The same kind of concept can apply to selling books. If you’re ordering books to stock and sell yourself, and there’s a minimum order limit of 100 copies, even if those books only cost you $4 each, that’s $400 you must pay upfront. 


With print on demand, everything changes. Your book is stored in the system at Amazon, for example, and any customer can place an order for just one book. They pay the list price, the cost of the book is deducted, and you get the royalty that has been established for that particular platform. Best of all, you’re no longer in the warehousing business!


Just think about how much that actually saves you. If you don’t use print on demand, you need to:


  • Store stacks of books
  • Fill book orders yourself
  • Package books, pay for postage, and mail them to buyers
  • Drive to the post office


All those things add up to not only financial costs, but time and energy costs. Print on demand makes our life easier. So while there are some costs associated with it, too, they are much lower than the alternative.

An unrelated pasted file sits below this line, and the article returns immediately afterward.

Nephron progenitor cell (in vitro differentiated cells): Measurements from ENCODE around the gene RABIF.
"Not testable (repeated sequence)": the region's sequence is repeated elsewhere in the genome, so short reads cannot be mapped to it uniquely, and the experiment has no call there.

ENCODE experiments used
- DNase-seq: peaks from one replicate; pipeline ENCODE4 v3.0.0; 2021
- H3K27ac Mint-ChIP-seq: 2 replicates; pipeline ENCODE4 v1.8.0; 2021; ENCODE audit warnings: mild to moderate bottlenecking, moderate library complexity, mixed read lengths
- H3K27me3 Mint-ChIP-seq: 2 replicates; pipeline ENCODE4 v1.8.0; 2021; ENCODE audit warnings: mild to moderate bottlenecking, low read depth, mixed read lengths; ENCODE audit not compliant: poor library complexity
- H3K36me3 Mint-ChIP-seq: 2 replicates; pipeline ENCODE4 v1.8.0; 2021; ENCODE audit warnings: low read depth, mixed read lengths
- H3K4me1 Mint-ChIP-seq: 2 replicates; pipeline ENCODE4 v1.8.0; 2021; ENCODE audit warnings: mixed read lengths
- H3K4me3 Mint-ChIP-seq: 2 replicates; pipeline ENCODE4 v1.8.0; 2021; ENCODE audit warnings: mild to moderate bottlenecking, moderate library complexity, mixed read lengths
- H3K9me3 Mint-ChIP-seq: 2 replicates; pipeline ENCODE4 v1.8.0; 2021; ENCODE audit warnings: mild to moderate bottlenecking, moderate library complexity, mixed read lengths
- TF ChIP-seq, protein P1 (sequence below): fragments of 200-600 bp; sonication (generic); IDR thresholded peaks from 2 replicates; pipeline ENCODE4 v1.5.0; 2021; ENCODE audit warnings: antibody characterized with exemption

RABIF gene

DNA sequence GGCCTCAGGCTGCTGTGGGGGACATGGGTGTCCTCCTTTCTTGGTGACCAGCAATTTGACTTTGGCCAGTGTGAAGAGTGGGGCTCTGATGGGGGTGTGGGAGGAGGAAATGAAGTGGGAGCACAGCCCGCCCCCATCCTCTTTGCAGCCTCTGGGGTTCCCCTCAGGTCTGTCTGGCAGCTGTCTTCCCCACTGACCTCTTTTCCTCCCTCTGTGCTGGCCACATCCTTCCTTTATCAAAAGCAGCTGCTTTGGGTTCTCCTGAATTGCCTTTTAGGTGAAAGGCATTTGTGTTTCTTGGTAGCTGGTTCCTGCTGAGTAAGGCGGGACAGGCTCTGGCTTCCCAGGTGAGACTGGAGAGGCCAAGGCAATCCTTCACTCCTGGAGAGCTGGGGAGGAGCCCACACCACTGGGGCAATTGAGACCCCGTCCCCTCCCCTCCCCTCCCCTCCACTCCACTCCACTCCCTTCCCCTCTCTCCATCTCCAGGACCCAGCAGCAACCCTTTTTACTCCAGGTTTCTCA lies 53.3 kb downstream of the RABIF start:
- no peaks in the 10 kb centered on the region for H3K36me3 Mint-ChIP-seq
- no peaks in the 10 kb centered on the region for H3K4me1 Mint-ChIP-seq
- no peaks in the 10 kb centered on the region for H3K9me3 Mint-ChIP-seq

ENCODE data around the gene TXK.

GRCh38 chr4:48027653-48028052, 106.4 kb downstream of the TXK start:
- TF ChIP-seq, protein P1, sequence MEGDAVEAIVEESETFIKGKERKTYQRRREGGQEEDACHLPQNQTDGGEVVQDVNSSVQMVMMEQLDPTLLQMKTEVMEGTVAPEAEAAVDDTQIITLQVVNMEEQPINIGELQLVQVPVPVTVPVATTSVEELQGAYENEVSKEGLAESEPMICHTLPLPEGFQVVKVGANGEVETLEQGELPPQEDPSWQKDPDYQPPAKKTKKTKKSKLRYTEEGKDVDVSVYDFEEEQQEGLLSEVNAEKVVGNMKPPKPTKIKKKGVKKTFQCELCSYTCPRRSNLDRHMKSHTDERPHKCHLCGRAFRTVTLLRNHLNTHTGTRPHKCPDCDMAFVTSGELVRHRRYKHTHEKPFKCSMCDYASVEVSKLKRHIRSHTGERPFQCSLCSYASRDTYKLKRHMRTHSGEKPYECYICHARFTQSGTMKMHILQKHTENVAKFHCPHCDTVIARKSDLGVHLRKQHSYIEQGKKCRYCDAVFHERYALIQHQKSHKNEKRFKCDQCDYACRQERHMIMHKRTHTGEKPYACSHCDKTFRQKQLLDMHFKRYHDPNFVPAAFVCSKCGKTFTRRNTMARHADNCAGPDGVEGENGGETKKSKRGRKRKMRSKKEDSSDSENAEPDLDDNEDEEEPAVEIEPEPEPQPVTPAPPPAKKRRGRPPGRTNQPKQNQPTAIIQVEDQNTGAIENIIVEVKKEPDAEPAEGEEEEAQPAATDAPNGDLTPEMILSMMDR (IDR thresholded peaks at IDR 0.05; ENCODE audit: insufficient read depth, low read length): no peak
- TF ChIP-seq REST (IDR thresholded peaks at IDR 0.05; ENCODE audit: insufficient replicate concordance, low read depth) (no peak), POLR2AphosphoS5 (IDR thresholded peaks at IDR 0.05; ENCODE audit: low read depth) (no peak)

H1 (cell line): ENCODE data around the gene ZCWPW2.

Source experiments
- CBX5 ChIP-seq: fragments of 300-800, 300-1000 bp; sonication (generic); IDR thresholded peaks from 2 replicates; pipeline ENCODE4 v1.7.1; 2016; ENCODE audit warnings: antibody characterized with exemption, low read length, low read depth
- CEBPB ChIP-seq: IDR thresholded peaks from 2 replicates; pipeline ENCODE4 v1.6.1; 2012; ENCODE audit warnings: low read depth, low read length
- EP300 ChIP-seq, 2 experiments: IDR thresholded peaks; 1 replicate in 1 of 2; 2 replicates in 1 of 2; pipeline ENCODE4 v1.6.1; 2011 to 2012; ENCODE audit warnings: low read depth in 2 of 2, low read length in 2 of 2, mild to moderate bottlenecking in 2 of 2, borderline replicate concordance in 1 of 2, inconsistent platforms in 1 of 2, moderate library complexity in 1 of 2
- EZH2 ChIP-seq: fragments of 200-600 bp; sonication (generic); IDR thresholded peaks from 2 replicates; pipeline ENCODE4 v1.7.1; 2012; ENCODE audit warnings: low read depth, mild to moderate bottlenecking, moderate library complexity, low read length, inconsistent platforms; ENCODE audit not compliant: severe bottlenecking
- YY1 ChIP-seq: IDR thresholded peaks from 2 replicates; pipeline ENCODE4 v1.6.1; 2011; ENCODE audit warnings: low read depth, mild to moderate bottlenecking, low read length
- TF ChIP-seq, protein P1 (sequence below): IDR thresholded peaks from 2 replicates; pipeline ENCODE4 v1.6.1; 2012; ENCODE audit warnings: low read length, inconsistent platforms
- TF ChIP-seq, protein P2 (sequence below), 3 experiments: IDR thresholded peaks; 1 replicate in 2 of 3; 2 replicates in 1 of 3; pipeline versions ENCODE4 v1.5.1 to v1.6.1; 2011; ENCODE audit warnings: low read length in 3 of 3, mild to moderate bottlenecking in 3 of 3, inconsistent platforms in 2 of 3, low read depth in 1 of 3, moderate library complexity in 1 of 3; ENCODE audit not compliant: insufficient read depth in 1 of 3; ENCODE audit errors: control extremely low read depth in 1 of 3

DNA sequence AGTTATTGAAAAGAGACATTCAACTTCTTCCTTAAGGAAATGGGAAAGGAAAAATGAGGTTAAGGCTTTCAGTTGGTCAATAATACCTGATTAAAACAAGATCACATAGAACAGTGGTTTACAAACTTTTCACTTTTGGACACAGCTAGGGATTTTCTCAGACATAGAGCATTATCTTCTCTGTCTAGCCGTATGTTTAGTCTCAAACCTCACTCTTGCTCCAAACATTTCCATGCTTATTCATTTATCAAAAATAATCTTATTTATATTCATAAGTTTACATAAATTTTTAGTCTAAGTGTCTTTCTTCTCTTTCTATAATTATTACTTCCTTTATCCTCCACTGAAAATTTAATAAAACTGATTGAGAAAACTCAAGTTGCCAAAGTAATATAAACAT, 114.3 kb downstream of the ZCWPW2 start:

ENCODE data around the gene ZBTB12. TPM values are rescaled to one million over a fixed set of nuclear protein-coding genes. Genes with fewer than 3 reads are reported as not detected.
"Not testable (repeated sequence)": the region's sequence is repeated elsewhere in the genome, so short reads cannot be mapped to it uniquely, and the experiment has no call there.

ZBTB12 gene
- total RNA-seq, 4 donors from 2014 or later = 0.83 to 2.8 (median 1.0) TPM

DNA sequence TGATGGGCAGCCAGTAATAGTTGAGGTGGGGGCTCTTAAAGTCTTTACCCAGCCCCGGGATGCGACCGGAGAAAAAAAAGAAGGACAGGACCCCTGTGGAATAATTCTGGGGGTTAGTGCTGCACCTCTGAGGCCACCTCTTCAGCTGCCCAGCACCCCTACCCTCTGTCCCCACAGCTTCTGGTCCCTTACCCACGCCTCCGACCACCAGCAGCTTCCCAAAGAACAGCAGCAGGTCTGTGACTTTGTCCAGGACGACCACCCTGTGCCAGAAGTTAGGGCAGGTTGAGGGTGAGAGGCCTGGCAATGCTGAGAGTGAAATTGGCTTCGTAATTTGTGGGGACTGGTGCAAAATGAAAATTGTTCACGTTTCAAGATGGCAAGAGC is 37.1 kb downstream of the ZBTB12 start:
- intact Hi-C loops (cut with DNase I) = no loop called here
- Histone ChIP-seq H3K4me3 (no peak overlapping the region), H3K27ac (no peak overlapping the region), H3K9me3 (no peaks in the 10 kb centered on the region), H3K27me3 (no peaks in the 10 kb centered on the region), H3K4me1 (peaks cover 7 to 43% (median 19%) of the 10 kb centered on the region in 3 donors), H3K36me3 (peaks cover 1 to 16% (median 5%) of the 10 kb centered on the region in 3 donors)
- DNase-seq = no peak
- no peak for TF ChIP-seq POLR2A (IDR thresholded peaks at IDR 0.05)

A proof is a copy of your book that is produced so it can be checked. A traditional publisher may order this just to make sure everything presents well before the book is released to the masses. And if you are a self-publishing author, you’ll also want to get a proof of your book before it is released to the public. 


Here’s why proofs are important. Let’s say you place a bulk order for 200 copies of your book. The boxes arrive, and only then do you realize there are several typos or formatting errors throughout the book. Now you have 200 books in your house that cannot be sold, and you’ve lost all the money you spent to order them.